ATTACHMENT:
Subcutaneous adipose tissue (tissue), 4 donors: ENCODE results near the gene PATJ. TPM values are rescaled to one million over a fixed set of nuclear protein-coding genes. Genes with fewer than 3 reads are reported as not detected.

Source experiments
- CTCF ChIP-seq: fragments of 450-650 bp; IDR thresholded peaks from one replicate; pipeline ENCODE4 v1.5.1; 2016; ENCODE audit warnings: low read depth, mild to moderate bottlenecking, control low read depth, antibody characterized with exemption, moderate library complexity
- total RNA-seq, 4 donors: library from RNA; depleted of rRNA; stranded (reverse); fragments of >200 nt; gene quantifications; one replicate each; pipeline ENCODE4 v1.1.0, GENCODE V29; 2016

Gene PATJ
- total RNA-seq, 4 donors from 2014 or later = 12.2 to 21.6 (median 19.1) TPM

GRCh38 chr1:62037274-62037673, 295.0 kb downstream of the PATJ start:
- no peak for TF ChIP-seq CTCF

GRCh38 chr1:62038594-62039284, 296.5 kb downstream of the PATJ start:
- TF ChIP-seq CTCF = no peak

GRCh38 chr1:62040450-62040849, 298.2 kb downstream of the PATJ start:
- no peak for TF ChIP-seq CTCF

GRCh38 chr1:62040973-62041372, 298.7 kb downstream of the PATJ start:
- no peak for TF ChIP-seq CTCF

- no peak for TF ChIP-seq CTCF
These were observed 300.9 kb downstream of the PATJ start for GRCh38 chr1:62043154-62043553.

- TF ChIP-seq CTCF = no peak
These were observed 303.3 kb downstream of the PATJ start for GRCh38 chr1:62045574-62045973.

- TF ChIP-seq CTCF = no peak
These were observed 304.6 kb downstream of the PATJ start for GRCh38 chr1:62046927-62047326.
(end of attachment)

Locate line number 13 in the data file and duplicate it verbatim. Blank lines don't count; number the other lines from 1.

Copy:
GRCh38 chr1:62040973-62041372, 298.7 kb downstream of the PATJ start: